I first encountered the script for Ghosts by Elford Alley, when I was applying as a director for a Halloween one-act festival, last year at the Little Theatre of Alexandria. While reading all the scripts, to decide which plays I would propose to direct in the festival, Ghosts instantly stood out to me. While perusing the script, I felt like I was reading a Twilight Zone-esque short story.
I devoured each page with a consuming urgency to find out what happens to Levi during his search for Abby’s ghost. Would he die with his search for Abby in vain? Or would he find her in death or the afterlife? I had to know! As a ghost story junkie, I found Elford’s fantastic world where both the living and the dead mingle captivating, which inspired me as a director. I ultimately proposed to direct Ghosts for the one act festival, and I was even lucky enough to be chosen to direct it.
Fast forward several weeks of a grueling yet rewarding rehearsal process, and… the Halloween one-act festival was enormously successful! The festival sold out and Ghosts received rave reviews. It was named the most favored show by a majority of audience members in a post-show survey. Riding on the high of our triumph, Charlotte Corneliusen (the show’s producer) and I began discussing the idea of taking Ghosts to the Capital Fringe Festival. We first sought Elford’s approval and he enthusiastically agreed, thus beginning our journey to developing a fully mounted production of Ghosts.
Shortly after the winter holidays, Elford began expanding Ghosts from a one-act to a full-length play. Elford labored tirelessly on revising the script, while sending his drafts to Charlotte and me for review. By March, we had a final draft of the script, which includes deeper character development, extended scenes, and a brand-new terrifying scene that will make your heart stop. Elford nearly doubled the number of pages in the script, which gave me a lot of rich, new material to work with as a director.
I’ve pulled elements from my original directorial concept for Ghosts, but working with mostly new material has also given me the opportunity to develop new ideas for design and staging. I’m really excited about bringing back my idea of the ghost ensemble wandering and engaging with the audience between scenes, to make our viewers feel enveloped in this world inhabited by both the living and the dead.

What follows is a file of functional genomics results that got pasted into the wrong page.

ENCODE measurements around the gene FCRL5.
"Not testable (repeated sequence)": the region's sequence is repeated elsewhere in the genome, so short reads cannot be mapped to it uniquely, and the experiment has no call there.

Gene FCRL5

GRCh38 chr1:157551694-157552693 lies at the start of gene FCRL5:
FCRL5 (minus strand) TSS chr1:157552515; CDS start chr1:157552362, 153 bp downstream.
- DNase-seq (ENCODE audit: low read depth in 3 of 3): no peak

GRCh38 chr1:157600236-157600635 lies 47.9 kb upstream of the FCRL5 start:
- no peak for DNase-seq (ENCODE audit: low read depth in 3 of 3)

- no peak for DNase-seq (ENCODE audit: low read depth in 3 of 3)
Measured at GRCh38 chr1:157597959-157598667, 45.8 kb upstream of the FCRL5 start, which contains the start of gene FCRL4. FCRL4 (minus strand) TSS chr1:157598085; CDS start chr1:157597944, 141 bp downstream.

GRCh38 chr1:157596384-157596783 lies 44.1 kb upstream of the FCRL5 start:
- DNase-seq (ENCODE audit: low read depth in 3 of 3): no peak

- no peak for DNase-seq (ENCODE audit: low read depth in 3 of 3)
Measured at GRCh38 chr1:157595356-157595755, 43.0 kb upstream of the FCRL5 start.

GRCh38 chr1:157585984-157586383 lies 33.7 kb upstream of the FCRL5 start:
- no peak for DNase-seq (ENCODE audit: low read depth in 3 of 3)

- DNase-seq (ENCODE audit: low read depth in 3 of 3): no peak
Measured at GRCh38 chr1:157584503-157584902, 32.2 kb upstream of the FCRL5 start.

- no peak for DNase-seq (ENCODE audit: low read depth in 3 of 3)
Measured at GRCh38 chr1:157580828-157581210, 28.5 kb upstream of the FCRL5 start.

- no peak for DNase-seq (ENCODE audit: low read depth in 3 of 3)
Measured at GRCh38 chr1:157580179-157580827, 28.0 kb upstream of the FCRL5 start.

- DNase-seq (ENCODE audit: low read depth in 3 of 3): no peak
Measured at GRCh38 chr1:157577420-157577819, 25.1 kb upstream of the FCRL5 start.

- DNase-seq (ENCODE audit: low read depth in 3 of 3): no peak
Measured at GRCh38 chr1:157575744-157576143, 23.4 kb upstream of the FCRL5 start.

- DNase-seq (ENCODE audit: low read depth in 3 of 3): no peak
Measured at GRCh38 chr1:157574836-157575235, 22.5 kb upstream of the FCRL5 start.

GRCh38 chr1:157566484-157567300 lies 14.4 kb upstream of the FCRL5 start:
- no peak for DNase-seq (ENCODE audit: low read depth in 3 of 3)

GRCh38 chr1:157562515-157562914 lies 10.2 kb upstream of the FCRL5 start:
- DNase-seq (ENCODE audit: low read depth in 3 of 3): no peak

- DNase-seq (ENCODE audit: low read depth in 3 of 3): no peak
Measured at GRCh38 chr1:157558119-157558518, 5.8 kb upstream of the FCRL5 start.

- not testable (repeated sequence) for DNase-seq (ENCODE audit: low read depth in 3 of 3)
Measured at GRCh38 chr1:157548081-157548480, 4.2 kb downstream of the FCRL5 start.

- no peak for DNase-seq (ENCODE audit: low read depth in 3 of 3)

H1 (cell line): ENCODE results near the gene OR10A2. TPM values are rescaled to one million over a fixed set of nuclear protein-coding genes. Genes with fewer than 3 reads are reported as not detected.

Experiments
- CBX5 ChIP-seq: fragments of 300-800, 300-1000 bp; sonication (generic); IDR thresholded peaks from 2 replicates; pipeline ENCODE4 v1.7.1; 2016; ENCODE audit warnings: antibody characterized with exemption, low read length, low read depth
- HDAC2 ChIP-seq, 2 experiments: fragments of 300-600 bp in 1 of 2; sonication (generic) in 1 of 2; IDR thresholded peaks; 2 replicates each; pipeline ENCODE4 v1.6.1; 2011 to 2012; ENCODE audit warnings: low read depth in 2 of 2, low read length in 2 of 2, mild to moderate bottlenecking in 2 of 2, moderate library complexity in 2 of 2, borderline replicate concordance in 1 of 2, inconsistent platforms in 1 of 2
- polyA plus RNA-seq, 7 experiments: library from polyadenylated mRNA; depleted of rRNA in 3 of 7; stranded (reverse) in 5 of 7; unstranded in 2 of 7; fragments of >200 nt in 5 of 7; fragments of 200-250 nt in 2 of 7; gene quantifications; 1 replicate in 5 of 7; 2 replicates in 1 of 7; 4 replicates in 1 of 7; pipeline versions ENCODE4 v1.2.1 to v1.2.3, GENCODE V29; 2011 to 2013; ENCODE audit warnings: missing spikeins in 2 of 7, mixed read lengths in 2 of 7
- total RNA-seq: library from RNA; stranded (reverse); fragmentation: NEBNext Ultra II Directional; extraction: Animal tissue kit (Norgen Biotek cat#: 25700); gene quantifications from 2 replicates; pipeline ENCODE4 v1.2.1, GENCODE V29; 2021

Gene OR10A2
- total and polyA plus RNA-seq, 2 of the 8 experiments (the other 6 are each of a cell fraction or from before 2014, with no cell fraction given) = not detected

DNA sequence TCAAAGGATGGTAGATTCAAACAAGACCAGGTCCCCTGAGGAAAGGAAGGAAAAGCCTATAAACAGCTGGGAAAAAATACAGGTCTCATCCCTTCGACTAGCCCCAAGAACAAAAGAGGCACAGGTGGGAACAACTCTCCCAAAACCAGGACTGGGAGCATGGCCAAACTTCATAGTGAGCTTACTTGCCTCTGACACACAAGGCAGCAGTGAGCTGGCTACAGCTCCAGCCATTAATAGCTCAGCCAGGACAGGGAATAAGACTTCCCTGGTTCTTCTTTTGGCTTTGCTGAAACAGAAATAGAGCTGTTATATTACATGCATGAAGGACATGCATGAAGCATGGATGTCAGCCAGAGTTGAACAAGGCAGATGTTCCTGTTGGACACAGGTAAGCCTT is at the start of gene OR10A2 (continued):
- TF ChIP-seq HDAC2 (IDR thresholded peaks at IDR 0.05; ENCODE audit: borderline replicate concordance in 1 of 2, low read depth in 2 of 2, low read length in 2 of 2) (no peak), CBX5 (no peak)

We will be performing in the Blind Whino, which has a huge performing space configured into a thrust. Working with a thrust yields the possibility of bringing the action to the audience, which intensifies my concept of providing an interactive experience for our audience. We’re also giving the ghosts a specific look by employing black cloaks in the costume design. Images of the character Death from Ingmar Bergman’s The Seventh Seal originally inspired me to work with cloaks to evoke the appearance of ghosts appearing and disappearing in the space. For this production, we’ve commissioned custom-made cloaks to give each ghost a uniform appearance and shape. We’re also building an entirely new ghost box (the device that Levi uses to conjure spirits to the physical world) to look technologically complex yet also otherworldly.
Perhaps what I am most excited for in this production is the fact that we get to include sound and lights. We have a stellar design team collaborating with us: Michelle (DJ Missguided) is working with us on sound design, while Nick Friedlander works with us on lights. I cannot wait to see both Michelle’s and Nick’s respective designs come into fruition during tech. Together, Michelle’s sound and Nick’s light design will accentuate the haunted and dangerous world within Ghosts. I never thought I’d say this, but I am genuinely excited for our tech day!
While two of our current cast members (Marsha Rehns and Jerry Gideon) performed in the original production of Ghosts, the rest of the cast is new to the play. Working with a mostly new cast has provided both a fresh and challenging experience. Giving actors a chance to revive characters they’ve played before while continuing to flesh-out their characters with new material, gives both actor and director a fun challenge. Simultaneously working with new actors approaching this script for the first time has been particularly fun to witness. While the heart of the story remains constant, watching a character take a completely different shape based on the respective actor’s interpretation ultimately takes me (and eventually our audience) on a completely new journey. Now that our journey is almost complete, I cannot wait to share Ghosts with new—and hopefully returning—audiences.
I’m so proud of the work my creative team and I have put toward this production. Come check us out and see what this haunting is all about this July at the Capital Fringe Festival.
Kathleen Barth is a freelance theatre director based in the DC area. Since graduating from George Mason University with a BFA in Theatre, Kathleen has dedicated herself to staging new works and illuminating voices that have been traditionally silenced. A few notable credits include Moonlight Wisteria with Who What Where Theatre Collective, and A Fine Death, which premiered at the 2017 NVTA One Act Festival and won four awards including “Best Overall Production”. Kathleen will next be directing Emilie: La Marquise Du Chatelet Defends Her Life Tonight this October at Vienna Theatre Company.